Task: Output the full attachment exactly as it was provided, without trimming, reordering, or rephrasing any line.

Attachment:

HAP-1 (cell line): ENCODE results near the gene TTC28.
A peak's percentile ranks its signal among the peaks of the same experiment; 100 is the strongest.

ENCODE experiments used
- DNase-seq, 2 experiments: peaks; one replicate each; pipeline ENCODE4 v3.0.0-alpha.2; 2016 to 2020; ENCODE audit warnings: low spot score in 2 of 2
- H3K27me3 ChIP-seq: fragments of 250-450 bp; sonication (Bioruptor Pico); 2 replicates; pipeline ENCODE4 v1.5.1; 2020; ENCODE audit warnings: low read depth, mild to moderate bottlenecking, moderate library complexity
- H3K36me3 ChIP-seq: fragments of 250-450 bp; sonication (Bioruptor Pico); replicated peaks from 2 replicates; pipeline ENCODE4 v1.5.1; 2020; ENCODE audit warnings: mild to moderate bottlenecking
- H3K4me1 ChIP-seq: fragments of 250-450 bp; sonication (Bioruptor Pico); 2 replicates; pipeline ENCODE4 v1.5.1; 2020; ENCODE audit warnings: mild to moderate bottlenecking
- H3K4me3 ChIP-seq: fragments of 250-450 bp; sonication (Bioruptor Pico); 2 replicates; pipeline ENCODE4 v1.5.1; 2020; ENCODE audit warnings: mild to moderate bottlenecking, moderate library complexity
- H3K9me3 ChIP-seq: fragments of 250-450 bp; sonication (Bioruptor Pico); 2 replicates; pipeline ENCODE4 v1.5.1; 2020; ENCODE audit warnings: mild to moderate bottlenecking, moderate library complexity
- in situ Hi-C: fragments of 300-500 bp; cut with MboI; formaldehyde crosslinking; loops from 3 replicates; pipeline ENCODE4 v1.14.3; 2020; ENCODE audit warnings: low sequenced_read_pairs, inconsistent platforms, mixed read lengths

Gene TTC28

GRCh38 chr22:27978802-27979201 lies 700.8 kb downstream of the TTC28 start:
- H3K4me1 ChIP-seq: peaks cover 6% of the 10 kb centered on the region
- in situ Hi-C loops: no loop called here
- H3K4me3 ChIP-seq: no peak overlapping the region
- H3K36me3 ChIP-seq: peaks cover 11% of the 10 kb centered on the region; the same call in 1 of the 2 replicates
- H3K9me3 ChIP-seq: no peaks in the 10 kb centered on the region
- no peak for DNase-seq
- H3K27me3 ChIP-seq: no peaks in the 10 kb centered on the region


HAP-1 (cell line): ENCODE results near the gene TTC28.
A peak's percentile ranks its signal among the peaks of the same experiment; 100 is the strongest.

ENCODE experiments used
- DNase-seq, 2 experiments: peaks; one replicate each; pipeline ENCODE4 v3.0.0-alpha.2; 2016 to 2020; ENCODE audit warnings: low spot score in 2 of 2
- H3K27me3 ChIP-seq: fragments of 250-450 bp; sonication (Bioruptor Pico); 2 replicates; pipeline ENCODE4 v1.5.1; 2020; ENCODE audit warnings: low read depth, mild to moderate bottlenecking, moderate library complexity
- H3K36me3 ChIP-seq: fragments of 250-450 bp; sonication (Bioruptor Pico); replicated peaks from 2 replicates; pipeline ENCODE4 v1.5.1; 2020; ENCODE audit warnings: mild to moderate bottlenecking
- H3K4me1 ChIP-seq: fragments of 250-450 bp; sonication (Bioruptor Pico); 2 replicates; pipeline ENCODE4 v1.5.1; 2020; ENCODE audit warnings: mild to moderate bottlenecking
- H3K4me3 ChIP-seq: fragments of 250-450 bp; sonication (Bioruptor Pico); 2 replicates; pipeline ENCODE4 v1.5.1; 2020; ENCODE audit warnings: mild to moderate bottlenecking, moderate library complexity
- H3K9me3 ChIP-seq: fragments of 250-450 bp; sonication (Bioruptor Pico); 2 replicates; pipeline ENCODE4 v1.5.1; 2020; ENCODE audit warnings: mild to moderate bottlenecking, moderate library complexity
- in situ Hi-C: fragments of 300-500 bp; cut with MboI; formaldehyde crosslinking; loops from 3 replicates; pipeline ENCODE4 v1.14.3; 2020; ENCODE audit warnings: low sequenced_read_pairs, inconsistent platforms, mixed read lengths

Gene TTC28

GRCh38 chr22:27978802-27979201 lies 700.8 kb downstream of the TTC28 start:
- H3K4me1 ChIP-seq: peaks cover 6% of the 10 kb centered on the region
- in situ Hi-C loops: no loop called here
- H3K4me3 ChIP-seq: no peak overlapping the region
- H3K36me3 ChIP-seq: peaks cover 11% of the 10 kb centered on the region; the same call in 1 of the 2 replicates
- H3K9me3 ChIP-seq: no peaks in the 10 kb centered on the region
- no peak for DNase-seq
- H3K27me3 ChIP-seq: no peaks in the 10 kb centered on the region